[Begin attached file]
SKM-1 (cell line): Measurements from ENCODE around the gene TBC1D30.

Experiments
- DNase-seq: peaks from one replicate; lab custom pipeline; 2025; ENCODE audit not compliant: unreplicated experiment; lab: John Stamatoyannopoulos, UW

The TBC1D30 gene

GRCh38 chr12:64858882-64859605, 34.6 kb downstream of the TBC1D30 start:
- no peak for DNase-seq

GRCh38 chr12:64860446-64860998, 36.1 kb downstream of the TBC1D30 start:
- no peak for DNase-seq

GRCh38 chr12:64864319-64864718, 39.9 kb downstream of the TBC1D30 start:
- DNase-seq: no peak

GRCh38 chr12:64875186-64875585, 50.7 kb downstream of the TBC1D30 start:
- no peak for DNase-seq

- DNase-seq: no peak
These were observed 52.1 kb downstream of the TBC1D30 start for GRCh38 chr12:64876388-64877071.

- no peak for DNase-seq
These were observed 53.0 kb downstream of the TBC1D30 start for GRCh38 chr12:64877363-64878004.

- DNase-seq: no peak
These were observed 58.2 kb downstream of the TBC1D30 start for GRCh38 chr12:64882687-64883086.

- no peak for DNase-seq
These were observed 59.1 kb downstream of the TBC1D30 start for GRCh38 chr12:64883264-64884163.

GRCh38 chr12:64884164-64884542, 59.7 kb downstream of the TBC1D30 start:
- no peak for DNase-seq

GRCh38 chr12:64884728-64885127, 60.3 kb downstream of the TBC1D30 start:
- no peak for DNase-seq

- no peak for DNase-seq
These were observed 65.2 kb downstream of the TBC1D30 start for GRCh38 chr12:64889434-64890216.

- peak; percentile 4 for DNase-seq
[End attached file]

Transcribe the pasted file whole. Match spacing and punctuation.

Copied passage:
SKM-1 (cell line): Measurements from ENCODE around the gene TBC1D30.

Experiments
- DNase-seq: peaks from one replicate; lab custom pipeline; 2025; ENCODE audit not compliant: unreplicated experiment; lab: John Stamatoyannopoulos, UW

The TBC1D30 gene

GRCh38 chr12:64858882-64859605, 34.6 kb downstream of the TBC1D30 start:
- no peak for DNase-seq

GRCh38 chr12:64860446-64860998, 36.1 kb downstream of the TBC1D30 start:
- no peak for DNase-seq

GRCh38 chr12:64864319-64864718, 39.9 kb downstream of the TBC1D30 start:
- DNase-seq: no peak

GRCh38 chr12:64875186-64875585, 50.7 kb downstream of the TBC1D30 start:
- no peak for DNase-seq

- DNase-seq: no peak
These were observed 52.1 kb downstream of the TBC1D30 start for GRCh38 chr12:64876388-64877071.

- no peak for DNase-seq
These were observed 53.0 kb downstream of the TBC1D30 start for GRCh38 chr12:64877363-64878004.

- DNase-seq: no peak
These were observed 58.2 kb downstream of the TBC1D30 start for GRCh38 chr12:64882687-64883086.

- no peak for DNase-seq
These were observed 59.1 kb downstream of the TBC1D30 start for GRCh38 chr12:64883264-64884163.

GRCh38 chr12:64884164-64884542, 59.7 kb downstream of the TBC1D30 start:
- no peak for DNase-seq

GRCh38 chr12:64884728-64885127, 60.3 kb downstream of the TBC1D30 start:
- no peak for DNase-seq

- no peak for DNase-seq
These were observed 65.2 kb downstream of the TBC1D30 start for GRCh38 chr12:64889434-64890216.

- peak; percentile 4 for DNase-seq